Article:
For my dad’s 61st birthday, I bought him a charcoal gray New York Mets zip-up hoodie from sportswear retailer Modell’s. After unwrapping the sweatshirt, my father tried it on and it fit, but he said it “zipped on the wrong side” for a man’s piece of clothing. Convinced the hoodie, which simply boasted an orange Mets logo on the left breast, was meant to be worn by women, he returned it.
While I knew I took the sweatshirt off a rack in the men’s section, I wondered how and why the zipper alone had the power to convince him that the otherwise unisex garment wasn’t for him.
“Once upon a time, people would be taught that,” fashion historian Amanda Hallay told HuffPost of men’s clothing zipping on one side and women’s on the other. “It was so ingrained in everyone.”
Zippers follow a gendered precedent that had already been set by buttons. (Though these days, not all articles of clothing follow the rule ― it’s more of a mixed bag.)
“The button was invented in the late Middle Ages, and because of the sumptuary laws, only wealthy women were allowed to have buttons on their clothing,” Hally, who runs The Ultimate Fashion History YouTube channel, explained. “Wealthy women were dressed by their maids, and so the buttons were positioned where they were for maids, as most people are right-handed. That’s where it all started.”
Drexel University fashion design program director Lisa Hayes told HuffPost that breastfeeding could also play a role in why garments for women started out fastening on the left side.
“Most people are holding their baby in the left hand, therefore they have their right hand to use for opening a garment,” Hayes said.
As times changed and technology advanced, zippers soon became preferable to buttons. “By the late 1930s, zippers had begun to replace buttons as the favored method for certain garment closures,” said Christina Frank, Savannah College of Art and Design’s assistant director of fashion exhibitions. “The placement of buttons adhered to gendered traditions, as seen in the examples of women’s tailored jackets from Alaïa-Adrian.”
The way zippers work makes them appear less gendered than their button predecessors. “When a zipper is closed, there is no visual indicator of which side the zipper-head was inserted on, unlike a button-down shirt, meaning that any possible significance is obscured,” Frank continued. “The mechanism of a zipper, or side fastener as it was referred to, allowed for some ambiguity.”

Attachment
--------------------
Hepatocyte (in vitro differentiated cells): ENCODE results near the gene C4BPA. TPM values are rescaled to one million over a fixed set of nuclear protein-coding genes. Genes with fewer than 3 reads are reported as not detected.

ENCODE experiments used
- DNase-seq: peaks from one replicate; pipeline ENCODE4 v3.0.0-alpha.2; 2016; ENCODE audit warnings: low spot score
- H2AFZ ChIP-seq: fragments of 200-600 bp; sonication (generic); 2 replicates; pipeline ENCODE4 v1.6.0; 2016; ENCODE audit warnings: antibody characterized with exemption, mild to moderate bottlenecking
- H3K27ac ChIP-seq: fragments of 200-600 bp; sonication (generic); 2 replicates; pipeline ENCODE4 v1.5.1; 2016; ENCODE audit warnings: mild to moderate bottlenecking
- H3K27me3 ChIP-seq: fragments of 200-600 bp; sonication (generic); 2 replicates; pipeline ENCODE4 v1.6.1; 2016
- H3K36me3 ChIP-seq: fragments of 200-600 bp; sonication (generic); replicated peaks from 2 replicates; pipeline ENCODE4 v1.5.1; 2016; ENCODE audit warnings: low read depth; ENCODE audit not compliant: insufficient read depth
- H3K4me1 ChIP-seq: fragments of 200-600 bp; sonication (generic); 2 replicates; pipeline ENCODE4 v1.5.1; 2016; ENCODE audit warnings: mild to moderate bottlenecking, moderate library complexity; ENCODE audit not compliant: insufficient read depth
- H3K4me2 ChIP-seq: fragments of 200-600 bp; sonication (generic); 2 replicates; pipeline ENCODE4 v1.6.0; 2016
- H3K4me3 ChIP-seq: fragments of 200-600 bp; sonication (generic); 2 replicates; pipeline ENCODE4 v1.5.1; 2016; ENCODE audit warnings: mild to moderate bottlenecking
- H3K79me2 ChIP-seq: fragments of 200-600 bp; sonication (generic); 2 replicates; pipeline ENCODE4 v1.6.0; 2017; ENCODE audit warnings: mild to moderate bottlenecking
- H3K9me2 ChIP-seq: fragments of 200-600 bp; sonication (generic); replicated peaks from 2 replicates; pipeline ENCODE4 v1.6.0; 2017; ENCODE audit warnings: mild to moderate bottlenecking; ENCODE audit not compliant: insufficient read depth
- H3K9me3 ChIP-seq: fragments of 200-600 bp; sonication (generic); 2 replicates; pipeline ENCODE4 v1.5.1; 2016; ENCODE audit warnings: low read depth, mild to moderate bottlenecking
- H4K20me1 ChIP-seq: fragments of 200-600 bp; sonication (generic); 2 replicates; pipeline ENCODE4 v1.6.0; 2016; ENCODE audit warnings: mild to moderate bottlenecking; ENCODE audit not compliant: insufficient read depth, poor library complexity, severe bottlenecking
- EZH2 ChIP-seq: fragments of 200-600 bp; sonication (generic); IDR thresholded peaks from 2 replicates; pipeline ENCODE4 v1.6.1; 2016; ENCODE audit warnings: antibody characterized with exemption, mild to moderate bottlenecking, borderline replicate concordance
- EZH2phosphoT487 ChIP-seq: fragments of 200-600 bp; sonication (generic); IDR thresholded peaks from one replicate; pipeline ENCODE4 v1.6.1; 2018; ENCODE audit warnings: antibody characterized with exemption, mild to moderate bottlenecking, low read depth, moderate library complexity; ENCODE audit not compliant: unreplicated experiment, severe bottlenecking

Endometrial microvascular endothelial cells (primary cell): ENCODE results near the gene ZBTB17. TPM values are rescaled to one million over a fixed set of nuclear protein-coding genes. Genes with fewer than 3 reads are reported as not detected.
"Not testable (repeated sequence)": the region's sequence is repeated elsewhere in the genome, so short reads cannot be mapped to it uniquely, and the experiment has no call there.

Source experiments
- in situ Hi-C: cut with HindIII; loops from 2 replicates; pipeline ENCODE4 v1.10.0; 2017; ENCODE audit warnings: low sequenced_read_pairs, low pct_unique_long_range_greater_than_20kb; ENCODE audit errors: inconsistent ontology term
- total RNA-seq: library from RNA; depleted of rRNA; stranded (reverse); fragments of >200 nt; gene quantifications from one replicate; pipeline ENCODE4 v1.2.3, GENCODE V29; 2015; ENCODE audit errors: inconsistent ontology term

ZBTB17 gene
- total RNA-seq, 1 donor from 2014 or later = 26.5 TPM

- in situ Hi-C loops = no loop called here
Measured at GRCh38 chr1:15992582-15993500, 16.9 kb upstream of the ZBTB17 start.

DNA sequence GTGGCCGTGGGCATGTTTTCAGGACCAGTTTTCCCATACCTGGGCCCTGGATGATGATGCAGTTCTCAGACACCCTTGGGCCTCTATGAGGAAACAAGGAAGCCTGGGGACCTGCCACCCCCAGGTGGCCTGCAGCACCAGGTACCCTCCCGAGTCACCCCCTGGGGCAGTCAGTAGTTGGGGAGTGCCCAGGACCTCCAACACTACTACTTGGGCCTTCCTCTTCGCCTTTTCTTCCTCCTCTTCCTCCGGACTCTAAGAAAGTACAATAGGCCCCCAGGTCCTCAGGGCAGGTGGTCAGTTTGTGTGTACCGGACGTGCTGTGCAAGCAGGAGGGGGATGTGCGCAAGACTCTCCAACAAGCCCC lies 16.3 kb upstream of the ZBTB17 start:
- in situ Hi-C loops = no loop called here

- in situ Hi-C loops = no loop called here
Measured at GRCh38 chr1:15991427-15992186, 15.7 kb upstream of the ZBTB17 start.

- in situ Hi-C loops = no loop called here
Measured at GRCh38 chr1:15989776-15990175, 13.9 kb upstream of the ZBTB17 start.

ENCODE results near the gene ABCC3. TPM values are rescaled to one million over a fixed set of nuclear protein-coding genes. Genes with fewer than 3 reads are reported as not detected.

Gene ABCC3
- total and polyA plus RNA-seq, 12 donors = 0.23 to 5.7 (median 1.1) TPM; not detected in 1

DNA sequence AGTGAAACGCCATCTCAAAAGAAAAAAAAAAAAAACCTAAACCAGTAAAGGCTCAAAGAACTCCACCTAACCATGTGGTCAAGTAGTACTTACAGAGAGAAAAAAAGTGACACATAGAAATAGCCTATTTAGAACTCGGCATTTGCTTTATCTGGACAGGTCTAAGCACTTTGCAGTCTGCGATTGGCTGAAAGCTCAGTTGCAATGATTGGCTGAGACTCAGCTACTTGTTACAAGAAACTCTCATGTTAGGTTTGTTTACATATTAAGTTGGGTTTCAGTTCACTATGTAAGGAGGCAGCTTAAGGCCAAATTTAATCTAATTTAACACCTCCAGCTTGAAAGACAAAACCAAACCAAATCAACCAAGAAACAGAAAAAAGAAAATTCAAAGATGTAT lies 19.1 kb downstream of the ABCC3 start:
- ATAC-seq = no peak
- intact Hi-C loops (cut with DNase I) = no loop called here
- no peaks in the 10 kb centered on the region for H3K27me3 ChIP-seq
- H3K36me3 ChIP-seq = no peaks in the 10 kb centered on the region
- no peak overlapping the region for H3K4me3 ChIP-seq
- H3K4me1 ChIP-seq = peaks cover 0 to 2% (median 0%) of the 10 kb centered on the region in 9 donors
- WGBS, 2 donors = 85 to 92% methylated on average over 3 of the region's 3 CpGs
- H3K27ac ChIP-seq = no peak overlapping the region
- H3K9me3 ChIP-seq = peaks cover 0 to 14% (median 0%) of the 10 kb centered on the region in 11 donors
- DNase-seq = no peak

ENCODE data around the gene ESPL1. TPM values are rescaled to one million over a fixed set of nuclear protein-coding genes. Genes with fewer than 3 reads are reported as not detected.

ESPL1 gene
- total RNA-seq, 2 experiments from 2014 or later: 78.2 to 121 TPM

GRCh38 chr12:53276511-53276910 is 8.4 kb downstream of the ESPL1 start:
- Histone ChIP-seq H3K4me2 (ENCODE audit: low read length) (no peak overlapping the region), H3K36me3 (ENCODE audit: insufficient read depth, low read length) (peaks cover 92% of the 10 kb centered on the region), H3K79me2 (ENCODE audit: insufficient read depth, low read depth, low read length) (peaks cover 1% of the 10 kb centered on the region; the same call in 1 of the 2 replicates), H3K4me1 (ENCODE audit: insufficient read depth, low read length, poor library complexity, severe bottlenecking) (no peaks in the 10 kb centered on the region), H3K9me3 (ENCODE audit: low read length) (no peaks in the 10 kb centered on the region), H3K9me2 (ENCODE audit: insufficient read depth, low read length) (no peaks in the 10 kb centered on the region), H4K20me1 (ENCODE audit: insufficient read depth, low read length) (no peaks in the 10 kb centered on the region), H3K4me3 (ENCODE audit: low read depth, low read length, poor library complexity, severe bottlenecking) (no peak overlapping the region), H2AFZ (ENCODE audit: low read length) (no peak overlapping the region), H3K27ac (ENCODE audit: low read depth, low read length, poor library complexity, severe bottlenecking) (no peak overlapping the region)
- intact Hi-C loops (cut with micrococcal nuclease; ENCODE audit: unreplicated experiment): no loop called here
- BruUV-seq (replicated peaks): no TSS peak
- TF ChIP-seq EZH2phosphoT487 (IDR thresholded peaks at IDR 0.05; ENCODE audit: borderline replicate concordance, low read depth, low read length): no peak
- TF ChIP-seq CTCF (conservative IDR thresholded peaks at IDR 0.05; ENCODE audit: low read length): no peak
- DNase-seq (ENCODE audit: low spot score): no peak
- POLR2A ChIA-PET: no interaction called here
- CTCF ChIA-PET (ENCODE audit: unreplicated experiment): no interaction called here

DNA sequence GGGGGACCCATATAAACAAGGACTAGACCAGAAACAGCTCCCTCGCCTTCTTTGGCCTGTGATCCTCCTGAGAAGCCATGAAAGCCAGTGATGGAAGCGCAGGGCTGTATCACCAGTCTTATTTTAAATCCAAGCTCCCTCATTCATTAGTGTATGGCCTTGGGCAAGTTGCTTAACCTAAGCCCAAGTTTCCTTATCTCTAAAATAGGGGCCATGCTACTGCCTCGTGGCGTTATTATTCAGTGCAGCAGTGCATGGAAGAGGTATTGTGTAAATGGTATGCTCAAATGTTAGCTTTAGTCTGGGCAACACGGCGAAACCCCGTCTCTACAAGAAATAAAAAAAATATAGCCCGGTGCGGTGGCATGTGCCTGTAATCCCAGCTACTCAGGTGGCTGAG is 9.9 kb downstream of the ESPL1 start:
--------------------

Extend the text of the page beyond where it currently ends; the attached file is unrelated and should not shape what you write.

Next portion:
Now, as major retailers like ASOS, H&M and Macy’s and stars like Beyoncé, Celine Dion and Megan Rapinoe release gender-neutral clothing lines, the fashion world continues to move down a path of further ambiguity.
“It’s a long time coming,” Kent State associate fashion professor Noël Palomo-Lovinski told HuffPost. “Gender-neutral clothing has been around for a lot longer than anybody labeled it. As clothing has become more and more casual from the ’70s and ’80s onward, the zipper side means less and less.”
Marcia Alvarado, director of marketing for queer custom suit brand Sharpe Suiting, told HuffPost that the brand’s manufacturer still uses traditional patterns, but not all of their customers pay attention to fastener placement, although between 50% and 60% of Sharpe’s consumer base falls into “that androgynous middle ground” without a specifically feminine or masculine look.
“When it comes to the zippers or the buttons overlaying, half of our clients are getting a suit for the first time, so some of them are unaware,” she said. “And some of them bring it up, like, ‘I don’t like the way that the women’s are on this side.’ So we take that into consideration for each person.”
“I’m hoping that these details of which side the zippers and the button are on will start to go away, because of people’s ties to those male and female heteronormative ideas.”
A progressive younger generation is helping phase out traditional ideas about how people of different genders should dress. “Gen Zs are far more interested in not being defined by their gender, so it has become much more important for anybody who is giving them product, fashion or otherwise, to meet their standards,” Palomo-Lovinski said.
Alvarado hopes an increased demand for unisex clothing will lead to an elimination of gendered practices toward zipper and button placement and allow consumers to focus on how a garment fits rather than if it was intended for their gender.
“I’m hoping that these details of which side the zippers and the button are on will start to go away, because of people’s ties to those male and female heteronormative ideas,” Alvarado said. “As more genderless fashion designers are providing products that people like, I’m hoping those values will migrate away and people will just enjoy the garment as-is.”